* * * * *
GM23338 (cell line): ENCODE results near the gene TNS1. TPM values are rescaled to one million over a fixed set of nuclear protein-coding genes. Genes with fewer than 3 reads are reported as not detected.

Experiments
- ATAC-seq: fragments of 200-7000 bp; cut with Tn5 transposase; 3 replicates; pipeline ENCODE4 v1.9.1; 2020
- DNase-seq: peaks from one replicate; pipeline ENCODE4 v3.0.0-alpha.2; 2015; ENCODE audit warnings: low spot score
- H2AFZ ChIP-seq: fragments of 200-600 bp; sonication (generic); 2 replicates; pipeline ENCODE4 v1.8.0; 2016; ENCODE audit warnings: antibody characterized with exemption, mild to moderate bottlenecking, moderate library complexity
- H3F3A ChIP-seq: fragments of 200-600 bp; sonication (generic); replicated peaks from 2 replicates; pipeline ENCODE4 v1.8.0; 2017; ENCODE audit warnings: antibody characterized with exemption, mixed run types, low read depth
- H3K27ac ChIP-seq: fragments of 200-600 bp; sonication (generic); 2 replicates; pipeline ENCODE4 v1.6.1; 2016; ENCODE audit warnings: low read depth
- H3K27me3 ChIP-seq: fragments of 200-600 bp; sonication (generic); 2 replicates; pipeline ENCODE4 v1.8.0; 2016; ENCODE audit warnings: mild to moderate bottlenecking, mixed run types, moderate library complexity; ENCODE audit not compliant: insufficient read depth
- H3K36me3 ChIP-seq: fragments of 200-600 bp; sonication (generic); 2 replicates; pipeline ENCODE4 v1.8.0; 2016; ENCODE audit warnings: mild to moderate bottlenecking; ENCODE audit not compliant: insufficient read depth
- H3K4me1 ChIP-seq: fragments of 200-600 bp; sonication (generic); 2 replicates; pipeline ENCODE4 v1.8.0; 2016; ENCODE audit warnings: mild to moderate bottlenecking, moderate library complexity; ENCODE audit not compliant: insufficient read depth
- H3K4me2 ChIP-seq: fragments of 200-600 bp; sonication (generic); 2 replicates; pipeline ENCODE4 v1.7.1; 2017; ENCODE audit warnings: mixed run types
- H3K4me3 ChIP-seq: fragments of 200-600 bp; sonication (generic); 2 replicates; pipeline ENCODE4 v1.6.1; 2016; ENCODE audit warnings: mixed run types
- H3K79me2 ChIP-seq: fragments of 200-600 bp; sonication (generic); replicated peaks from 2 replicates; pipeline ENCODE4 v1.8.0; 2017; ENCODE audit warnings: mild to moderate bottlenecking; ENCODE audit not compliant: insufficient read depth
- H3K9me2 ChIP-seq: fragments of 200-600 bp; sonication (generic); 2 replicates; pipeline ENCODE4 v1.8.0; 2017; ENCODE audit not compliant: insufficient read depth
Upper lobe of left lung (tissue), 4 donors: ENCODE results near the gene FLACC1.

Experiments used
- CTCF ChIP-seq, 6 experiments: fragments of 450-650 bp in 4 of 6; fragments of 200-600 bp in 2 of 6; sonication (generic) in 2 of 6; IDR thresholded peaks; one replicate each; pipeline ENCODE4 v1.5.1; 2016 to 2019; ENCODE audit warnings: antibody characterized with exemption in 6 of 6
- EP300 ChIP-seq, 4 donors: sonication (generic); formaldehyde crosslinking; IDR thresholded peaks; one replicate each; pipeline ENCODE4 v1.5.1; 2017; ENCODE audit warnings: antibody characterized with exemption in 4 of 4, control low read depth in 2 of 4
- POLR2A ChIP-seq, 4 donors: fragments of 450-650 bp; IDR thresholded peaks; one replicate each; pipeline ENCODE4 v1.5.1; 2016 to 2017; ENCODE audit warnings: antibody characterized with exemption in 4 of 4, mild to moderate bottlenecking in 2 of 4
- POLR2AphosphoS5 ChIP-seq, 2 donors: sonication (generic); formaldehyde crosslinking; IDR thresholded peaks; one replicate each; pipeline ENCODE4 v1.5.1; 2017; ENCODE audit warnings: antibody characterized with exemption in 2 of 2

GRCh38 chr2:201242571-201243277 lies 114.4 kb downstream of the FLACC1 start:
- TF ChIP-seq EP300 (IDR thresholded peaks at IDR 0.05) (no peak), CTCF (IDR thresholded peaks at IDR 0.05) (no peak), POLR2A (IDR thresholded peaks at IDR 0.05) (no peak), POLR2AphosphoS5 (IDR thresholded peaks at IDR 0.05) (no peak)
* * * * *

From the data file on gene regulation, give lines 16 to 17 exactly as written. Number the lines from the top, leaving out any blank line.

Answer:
Experiments used
- CTCF ChIP-seq, 6 experiments: fragments of 450-650 bp in 4 of 6; fragments of 200-600 bp in 2 of 6; sonication (generic) in 2 of 6; IDR thresholded peaks; one replicate each; pipeline ENCODE4 v1.5.1; 2016 to 2019; ENCODE audit warnings: antibody characterized with exemption in 6 of 6